The hybrid applicability of constexpr functions implies in turn that their parameters can only be passed to constexpr functions. Passing a parameter to a regular function would impede the usage at compile time. Conversely, we cannot pass a function parameter to a compile-time evaluation like static_assert as it prevents run-time calls. As a consequence, we cannot express assertions within constexpr functions in C++11. Recent compilers provide assert as constexpr in C++14 mode so it can be used for parameters.

The language standard regulates which functions from the standard library must be realized as constexpr. Some library implementations realize additional functions as constexpr. For instance, the following function:

constexpr long floor_sqrt(long n)

{

return **floor**(**sqrt**(n));

}

is supported by g++ in versions 4.7–4.9. In contrast, floor and sqrt are not constexpr functions in earlier and later versions (or other compilers) so the code above does not compile there.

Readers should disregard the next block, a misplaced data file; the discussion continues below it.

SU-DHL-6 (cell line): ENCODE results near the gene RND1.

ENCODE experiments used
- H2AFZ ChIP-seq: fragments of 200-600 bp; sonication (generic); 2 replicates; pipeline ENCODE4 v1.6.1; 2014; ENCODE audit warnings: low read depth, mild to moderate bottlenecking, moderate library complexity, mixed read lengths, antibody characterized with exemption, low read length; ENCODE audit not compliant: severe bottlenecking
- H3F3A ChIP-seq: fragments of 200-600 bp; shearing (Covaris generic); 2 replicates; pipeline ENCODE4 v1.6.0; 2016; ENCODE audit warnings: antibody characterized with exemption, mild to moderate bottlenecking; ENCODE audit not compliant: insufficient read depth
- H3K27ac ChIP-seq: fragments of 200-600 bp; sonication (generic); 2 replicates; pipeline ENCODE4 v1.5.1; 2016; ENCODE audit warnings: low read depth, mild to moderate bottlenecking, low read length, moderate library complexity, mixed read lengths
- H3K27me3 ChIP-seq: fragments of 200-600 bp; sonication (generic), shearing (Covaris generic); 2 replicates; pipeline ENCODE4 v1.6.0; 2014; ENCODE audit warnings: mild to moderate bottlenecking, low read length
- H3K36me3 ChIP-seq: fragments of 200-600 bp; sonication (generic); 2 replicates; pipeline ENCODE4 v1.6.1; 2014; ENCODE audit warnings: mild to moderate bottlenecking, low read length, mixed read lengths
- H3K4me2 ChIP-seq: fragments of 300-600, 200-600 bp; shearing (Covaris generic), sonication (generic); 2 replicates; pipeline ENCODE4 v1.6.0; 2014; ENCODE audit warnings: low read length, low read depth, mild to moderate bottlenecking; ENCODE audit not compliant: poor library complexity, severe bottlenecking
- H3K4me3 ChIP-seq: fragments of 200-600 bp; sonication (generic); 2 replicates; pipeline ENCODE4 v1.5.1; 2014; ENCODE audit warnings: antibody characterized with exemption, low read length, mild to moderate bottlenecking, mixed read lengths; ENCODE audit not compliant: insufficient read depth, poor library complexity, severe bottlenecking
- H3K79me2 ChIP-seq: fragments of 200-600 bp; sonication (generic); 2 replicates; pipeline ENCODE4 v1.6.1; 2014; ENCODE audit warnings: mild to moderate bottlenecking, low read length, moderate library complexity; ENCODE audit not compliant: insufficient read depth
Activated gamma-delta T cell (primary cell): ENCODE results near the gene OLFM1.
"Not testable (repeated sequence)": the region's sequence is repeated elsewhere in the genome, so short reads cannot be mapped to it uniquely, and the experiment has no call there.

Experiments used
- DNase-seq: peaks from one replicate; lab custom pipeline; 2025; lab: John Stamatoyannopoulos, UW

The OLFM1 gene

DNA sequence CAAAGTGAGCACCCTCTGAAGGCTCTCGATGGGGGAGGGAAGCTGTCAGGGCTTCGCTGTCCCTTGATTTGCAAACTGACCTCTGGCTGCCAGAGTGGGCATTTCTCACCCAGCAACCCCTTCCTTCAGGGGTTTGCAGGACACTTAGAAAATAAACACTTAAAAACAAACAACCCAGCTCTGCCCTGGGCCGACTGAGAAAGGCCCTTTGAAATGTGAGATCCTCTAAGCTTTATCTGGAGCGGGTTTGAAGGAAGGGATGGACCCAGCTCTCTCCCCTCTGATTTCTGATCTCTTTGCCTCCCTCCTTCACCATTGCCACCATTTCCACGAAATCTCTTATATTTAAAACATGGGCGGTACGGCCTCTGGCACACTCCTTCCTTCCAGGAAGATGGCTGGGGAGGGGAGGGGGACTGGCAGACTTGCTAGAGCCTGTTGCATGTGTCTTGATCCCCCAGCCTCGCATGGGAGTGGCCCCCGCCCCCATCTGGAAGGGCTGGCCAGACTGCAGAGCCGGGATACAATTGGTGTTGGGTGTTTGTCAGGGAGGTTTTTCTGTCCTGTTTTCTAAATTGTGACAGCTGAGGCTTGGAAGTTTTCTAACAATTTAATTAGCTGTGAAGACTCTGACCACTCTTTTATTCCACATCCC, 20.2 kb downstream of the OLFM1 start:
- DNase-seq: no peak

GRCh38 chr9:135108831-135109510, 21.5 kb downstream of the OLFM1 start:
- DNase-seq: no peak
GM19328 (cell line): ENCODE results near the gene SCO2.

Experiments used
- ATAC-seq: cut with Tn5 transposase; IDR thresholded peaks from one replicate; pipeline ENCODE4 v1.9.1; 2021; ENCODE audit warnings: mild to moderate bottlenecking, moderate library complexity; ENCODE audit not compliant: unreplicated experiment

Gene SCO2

**5.1.2 Extended Compile-Time Functions**

The restrictions on compile-time functions are relaxed as far as is reasonable in C++14. Now, we can use:

• Void functions, e.g.:

constexpr **void** square(int &x) { x *= x; }

• Local variables, as long as they

– Are initialized;

– Have neither static nor thread storage duration; and

– Have a literal type.

• Control structures, except

– goto (which we do not want to use anyway);

– Assembler code, i.e., an asm block; and

– try-blocks.

The following example is allowed in C++14 but not in C++11 (for multiple reasons):